Urban America Reconsidered

Urban America Reconsidered: Alternatives for Governance and Policy

David Imbroscio
Copyright Date: 2010
Edition: 1
Published by: Cornell University Press
Pages: 224
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  • Book Info
    Urban America Reconsidered
    Book Description:

    The aftermath of Hurricane Katrina laid bare the tragedy of American cities. What the storm revealed about the social conditions in New Orleans shocked many Americans. Even more shocking is how widespread these conditions are throughout much of urban America. Plagued by ineffectual and inegalitarian governance, acute social problems such as extreme poverty, and social and economic injustice, many American cities suffer a fate similar to that of New Orleans before and after the hurricane. Gentrification and corporate redevelopment schemes merely distract from this disturbing reality. Compounding this tragedy is a failure in urban analysis and scholarship.

    Little has been offered in the way of solving urban America's problems, and much of what has been proposed or practiced remains profoundly misguided, in David Imbroscio's view. In Urban America Reconsidered, he offers a timely response. He urges a reconsideration of the two reigning orthodoxies in urban studies: regime theory, which provides an understanding of governance in cities, and liberal expansionism, which advocates regional policies linking cities to surrounding suburbs. Declaring both approaches to be insufficient-and sometimes harmful-Imbroscio illuminates another path for urban America: remaking city economies via an array of local economic alternative development strategies (or LEADS).

    Notable LEADS include efforts to build community-based development institutions, worker-owned firms, publicly controlled businesses, and webs of interdependent entrepreneurial enterprises. Equally notable is the innovative use of urban development tools to generate indigenous, stable, and balanced growth in local economies. Urban America Reconsidered makes a strong case for the LEADS approach for constructing progressive urban regimes and addressing America's deepest urban problems.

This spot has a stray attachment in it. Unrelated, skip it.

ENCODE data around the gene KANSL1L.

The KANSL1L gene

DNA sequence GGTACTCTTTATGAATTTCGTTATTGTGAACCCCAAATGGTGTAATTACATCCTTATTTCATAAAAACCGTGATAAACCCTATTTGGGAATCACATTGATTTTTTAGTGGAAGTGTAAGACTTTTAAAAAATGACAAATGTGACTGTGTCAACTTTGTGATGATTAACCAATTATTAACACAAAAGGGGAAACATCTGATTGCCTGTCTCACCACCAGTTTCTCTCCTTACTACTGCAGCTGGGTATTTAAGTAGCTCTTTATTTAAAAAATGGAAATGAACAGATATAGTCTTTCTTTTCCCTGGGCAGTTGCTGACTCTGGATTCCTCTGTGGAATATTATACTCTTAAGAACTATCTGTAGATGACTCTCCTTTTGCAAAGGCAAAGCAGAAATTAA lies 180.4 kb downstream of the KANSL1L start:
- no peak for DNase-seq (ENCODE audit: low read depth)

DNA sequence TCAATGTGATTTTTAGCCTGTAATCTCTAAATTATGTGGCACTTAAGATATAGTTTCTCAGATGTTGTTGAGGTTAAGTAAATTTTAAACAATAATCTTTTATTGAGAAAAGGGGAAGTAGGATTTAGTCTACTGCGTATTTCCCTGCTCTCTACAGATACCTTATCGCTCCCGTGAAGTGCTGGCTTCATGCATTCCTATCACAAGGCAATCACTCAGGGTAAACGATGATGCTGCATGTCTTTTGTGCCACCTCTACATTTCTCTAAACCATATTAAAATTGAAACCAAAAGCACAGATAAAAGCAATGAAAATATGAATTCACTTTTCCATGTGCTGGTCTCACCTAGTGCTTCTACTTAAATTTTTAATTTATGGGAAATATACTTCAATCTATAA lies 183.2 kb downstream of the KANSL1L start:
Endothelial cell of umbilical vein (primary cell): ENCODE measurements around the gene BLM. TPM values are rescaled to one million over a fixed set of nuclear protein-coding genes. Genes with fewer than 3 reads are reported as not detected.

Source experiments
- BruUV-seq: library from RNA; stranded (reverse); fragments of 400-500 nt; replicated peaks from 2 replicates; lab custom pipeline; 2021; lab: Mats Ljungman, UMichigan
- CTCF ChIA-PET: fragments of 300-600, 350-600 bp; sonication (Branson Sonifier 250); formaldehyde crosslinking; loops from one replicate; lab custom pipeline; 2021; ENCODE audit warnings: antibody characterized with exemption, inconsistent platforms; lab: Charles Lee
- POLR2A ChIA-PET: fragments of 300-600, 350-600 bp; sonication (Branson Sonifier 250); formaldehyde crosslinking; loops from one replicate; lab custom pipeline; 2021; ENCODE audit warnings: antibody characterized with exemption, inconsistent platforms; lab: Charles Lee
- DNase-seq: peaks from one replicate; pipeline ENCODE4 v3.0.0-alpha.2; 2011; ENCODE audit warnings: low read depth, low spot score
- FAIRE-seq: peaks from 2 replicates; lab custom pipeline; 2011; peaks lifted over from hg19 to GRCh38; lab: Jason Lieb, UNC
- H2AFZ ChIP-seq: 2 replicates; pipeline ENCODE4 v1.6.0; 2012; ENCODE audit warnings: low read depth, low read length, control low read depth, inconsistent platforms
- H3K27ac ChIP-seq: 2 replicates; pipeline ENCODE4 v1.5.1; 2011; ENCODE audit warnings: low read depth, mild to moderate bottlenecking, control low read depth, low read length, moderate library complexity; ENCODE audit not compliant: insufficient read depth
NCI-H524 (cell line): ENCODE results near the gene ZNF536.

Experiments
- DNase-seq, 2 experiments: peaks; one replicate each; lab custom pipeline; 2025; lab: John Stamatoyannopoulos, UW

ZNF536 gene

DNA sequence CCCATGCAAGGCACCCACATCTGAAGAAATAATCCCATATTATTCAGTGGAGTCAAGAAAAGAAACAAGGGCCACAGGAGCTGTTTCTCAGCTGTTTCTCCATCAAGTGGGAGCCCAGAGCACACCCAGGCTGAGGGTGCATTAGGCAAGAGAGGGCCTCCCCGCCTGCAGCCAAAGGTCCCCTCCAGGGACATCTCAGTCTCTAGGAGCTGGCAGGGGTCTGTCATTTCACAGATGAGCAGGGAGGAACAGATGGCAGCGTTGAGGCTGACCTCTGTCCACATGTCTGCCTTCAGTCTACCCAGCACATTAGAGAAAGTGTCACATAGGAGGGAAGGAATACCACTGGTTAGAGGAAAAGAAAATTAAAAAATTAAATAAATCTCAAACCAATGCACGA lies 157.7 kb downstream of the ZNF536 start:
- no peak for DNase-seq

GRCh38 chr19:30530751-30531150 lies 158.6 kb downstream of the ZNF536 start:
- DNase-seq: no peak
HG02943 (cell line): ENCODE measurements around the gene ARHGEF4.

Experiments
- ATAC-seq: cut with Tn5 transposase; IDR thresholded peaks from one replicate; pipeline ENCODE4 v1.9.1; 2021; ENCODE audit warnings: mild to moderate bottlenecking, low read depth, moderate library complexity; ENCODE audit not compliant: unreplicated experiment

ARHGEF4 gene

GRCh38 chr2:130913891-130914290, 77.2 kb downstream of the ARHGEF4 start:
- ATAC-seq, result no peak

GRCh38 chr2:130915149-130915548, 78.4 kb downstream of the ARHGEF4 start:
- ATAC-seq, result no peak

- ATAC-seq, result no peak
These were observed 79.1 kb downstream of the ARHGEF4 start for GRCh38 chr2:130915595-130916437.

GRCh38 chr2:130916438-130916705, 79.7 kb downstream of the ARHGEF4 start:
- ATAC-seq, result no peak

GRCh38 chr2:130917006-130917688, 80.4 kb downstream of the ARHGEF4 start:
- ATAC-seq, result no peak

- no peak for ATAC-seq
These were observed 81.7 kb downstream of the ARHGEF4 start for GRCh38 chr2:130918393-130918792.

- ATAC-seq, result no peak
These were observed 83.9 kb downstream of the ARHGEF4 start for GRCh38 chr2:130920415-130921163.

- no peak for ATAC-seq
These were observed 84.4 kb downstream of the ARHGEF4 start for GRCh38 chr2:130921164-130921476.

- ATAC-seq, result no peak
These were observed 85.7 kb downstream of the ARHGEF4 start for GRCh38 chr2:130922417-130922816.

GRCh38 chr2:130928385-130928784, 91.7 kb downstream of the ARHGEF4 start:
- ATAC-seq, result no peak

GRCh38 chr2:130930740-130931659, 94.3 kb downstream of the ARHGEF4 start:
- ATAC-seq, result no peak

eISBN: 978-0-8014-5881-1
    Subjects: Political Science

Table of Contents

  1. Front Matter
    (pp. i-vi)
  2. Table of Contents
    (pp. vii-viii)
  3. Preface Beyond Liberalism
    (pp. ix-xii)
    David Imbroscio
  4. Acknowledgments
    (pp. xiii-xvi)
  5. Introduction. Reconsidering Urban America
    (pp. 1-14)

    Over the past two decades two related but distinct orthodoxies have taken hold within the academic study of urban America. Both are grounded in elements of philosophical liberalism. And both are deeply misguided. The first, urban regime theory, concerns urban governance in American cities; the second, what I call liberal expansionism, concerns urban policy for addressing the problems faced by American cities. It is the central argument of this book that both of these orthodoxies need to be challenged, reconsidered, and, ultimately reformulated with or replaced by superior alternatives.

    Although these two orthodoxies consume and adversely affect the academic realm,...

  6. Part I Reconsidering Urban Governance:: The Critique of Regime Theory

    • 1 Reconceiving the State-Market Division
      (pp. 17-33)

      By the mid-1990s, urban regime theory emerged as the dominant, even orthodox, way to understand the nature of governance in urban America. Urban regime theory’s dominance did not immunize it against criticism, however. In fact, over the past decade and a half, scholars have proffered a number of sympathetic critiques of it. Such critiques have pointed to conceptual limitations and weaknesses inherent in the approach. To correct for these limitations and weaknesses, these sympathetic critics frequently have suggested modifications to its original formulation.

      In accordance with this trend, I offer my own sympathetic critique and modification to urban regime theory....

    • 2 Reengaging Economics
      (pp. 34-50)

      Conventional urban regime theory’s deep philosophical liberalism, which posits a strict distinction between the public and private, causes the theory to conceptualize the division of labor between market and state in ways overly rigid and largely static. This misconceptualization arises from regime theory’s current lacuna that prevents it from seeing the possibilities for alternative wealth creation and economic development in cities. The root of these missteps lies in conventional urban regime theory’s failure to engage economic questions in a sustained and systematic way. This failure has left it with deep deficiencies. These deficiencies once again weaken urban regime theory not...